Zenith Forecast: Small Businesses Fuel Digital Growth, Big Brands Keep Traditional Alive

While big brands are slowly shifting their budgets toward digital media, small businesses are fueling the growth of internet ad spend.

Digital will make up more than half of total global ad spend for the first time in 2021 at $350 billion, according to Zenith’s global ad spend forecast, released Monday. Total global ad spend will grow 4.6% in 2019 to reach $639 billion, slightly down from Zenith’s 4.7% growth forecast in March.

Digital is growing thanks in large part to small businesses that otherwise wouldn’t be spending on media at all, said Jonathan Barnard, head of forecasting at Zenith.

“It’s untapped advertisers that have been coming into the market using simple, self-serve tools provided by platforms like Facebook and Google,” he said.

For smaller brands and businesses with annual budgets of less than $10,000, traditional media is too expensive. But these advertisers use digital platforms to target scaled audiences.

“They have a completely different strategy because they have a different budget size,” Barnard said. “Small businesses don’t have the budget that would allow them to conduct the mass awareness campaigns that large advertisers find very valuable.”

Facebook and Google are the biggest beneficiaries of small business advertising. However, it’s impossible to know exactly what percentage of new advertising budgets are flowing to their platforms because they don’t share that information.

“In terms of the number of advertisers on Facebook and Google, [small businesses are] the vast majority,” Barnard said. “A large portion of revenues are coming from these advertisers.”

But as small and digital-native businesses grow, they often turn to TV, out of home and radio to drive mass awareness. Overall, digital ad spend growth will slow from 17% in 2018 to 12% in 2019, eventually stooping to 10% by 2021 as the medium matures.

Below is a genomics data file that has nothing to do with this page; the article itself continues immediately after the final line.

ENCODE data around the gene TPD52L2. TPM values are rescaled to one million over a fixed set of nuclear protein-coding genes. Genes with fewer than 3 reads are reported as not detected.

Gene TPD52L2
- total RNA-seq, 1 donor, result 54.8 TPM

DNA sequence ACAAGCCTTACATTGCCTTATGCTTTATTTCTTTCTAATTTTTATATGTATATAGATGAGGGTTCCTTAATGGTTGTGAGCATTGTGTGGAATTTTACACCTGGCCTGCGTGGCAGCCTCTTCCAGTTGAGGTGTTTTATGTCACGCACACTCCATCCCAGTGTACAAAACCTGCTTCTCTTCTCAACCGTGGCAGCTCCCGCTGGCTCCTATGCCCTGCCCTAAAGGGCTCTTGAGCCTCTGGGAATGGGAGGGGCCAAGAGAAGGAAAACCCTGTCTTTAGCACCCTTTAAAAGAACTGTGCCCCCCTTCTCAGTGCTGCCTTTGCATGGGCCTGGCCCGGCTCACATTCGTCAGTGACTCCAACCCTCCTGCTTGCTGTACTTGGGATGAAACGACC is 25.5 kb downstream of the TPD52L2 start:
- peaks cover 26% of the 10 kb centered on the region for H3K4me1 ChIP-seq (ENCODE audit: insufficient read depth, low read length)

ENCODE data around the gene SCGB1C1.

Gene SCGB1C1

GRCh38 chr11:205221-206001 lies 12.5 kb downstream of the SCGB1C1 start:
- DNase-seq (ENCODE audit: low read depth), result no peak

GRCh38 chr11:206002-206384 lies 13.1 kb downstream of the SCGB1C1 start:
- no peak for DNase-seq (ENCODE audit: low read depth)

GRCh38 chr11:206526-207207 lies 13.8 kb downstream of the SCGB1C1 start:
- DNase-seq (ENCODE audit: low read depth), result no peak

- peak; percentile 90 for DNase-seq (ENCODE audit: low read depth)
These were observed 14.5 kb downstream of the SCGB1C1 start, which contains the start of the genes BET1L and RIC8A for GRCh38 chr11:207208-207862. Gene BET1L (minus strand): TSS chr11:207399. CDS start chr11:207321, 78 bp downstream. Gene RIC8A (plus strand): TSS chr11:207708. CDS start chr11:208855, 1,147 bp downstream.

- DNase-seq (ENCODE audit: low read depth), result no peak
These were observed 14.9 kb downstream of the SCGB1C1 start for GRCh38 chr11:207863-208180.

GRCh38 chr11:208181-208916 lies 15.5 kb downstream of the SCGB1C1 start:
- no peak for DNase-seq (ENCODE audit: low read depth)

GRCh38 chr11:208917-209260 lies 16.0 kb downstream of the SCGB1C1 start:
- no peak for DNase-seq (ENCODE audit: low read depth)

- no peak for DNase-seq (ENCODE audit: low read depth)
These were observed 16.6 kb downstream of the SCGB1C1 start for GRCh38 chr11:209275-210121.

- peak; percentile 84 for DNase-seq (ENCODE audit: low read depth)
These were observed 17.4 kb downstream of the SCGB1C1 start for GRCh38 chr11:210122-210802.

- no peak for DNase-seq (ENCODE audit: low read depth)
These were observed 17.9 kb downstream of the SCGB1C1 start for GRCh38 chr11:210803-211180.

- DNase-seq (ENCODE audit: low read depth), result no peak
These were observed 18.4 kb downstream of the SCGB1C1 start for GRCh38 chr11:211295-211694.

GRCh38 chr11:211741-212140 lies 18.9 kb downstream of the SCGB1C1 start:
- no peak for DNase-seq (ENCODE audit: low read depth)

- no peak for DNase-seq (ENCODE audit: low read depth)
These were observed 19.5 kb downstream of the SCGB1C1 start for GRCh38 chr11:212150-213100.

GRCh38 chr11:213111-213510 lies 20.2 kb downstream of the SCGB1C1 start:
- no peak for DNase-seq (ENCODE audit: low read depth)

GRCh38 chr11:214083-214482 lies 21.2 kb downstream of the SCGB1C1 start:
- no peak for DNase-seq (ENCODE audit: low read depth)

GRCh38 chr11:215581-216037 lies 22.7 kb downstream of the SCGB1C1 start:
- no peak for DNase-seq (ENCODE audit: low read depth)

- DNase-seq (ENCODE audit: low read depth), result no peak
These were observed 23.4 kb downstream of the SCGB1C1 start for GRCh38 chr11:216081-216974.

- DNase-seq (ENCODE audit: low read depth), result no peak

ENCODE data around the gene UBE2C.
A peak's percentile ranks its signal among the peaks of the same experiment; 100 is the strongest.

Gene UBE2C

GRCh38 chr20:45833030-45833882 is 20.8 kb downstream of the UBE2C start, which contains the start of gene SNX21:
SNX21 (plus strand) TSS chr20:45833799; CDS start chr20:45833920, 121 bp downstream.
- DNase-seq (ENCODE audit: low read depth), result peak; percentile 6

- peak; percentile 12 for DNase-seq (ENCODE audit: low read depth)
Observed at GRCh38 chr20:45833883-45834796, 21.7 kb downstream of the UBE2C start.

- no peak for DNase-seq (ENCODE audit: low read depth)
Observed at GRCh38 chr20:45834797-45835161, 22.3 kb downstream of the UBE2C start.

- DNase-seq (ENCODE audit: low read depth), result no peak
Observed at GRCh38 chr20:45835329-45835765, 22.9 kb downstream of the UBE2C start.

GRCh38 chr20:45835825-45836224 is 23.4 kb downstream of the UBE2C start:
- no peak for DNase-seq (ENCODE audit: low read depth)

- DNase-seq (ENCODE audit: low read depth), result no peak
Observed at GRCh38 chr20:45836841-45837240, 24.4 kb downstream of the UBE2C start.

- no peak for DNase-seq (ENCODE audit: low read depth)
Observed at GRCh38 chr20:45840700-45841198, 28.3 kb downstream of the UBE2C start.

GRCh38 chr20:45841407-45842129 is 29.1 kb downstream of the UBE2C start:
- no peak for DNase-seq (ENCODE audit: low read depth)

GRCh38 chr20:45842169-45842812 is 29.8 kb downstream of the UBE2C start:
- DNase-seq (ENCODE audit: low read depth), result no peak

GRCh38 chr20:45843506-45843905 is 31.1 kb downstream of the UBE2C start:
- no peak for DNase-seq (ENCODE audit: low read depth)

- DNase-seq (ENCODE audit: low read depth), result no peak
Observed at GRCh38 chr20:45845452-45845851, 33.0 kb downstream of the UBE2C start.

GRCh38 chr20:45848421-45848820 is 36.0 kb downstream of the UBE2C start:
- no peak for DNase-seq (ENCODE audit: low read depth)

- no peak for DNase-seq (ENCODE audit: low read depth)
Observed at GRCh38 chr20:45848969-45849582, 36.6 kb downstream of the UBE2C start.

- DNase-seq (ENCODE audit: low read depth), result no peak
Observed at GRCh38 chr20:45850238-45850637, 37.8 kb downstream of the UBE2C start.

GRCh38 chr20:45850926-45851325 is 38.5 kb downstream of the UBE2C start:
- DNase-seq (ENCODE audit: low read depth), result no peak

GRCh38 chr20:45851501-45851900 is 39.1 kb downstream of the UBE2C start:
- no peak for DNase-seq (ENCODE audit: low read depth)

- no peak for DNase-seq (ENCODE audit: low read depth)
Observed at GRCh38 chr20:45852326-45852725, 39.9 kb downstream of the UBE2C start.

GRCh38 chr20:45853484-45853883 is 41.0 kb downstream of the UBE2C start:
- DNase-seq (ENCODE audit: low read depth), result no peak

Still, small business advertisers likely won’t shift all of their budget toward traditional media as they grow, as there are more places to spend online than just a few years ago, Barnard said.

Clinging to tradition

While large, traditional brands are gradually shifting their budgets toward digital, they’re doing so more slowly than small businesses. Most brand advertisers are still spending much less than 50% of their budget in digital channels, Barnard said.

“TV still remains an indispensable part of most advertisers plans and campaigns,” he said.

That will change, however, as TV ratings continue to erode while scarcity keeps prices high. Advertisers are peppering online video – especially long-form video in over-the-top TV – into their media plans to capture shifting consumer viewing habits.

But there’s no scaled replacement for linear TV.

“We expect advertisers to continue spending higher portions of their budget in digital as time goes on,” Barnard said. “As traditional TV’s reach is falling, you can’t get the same effects.”

That’s bad news for the TV networks, which are already selling at a premium and still struggling to make up for the losses they’re facing in the linear business.

“It will become more difficult for them to pay for content and they will face increasing competition with online platforms,” Barnard said.

As SVOD models continue to emerge in streaming, a large portion of TV audiences can’t be reached by advertising. But overall, people are consuming more video than they did a few years ago, which is good for advertisers.

“The market is still expanding,” Barnard said.

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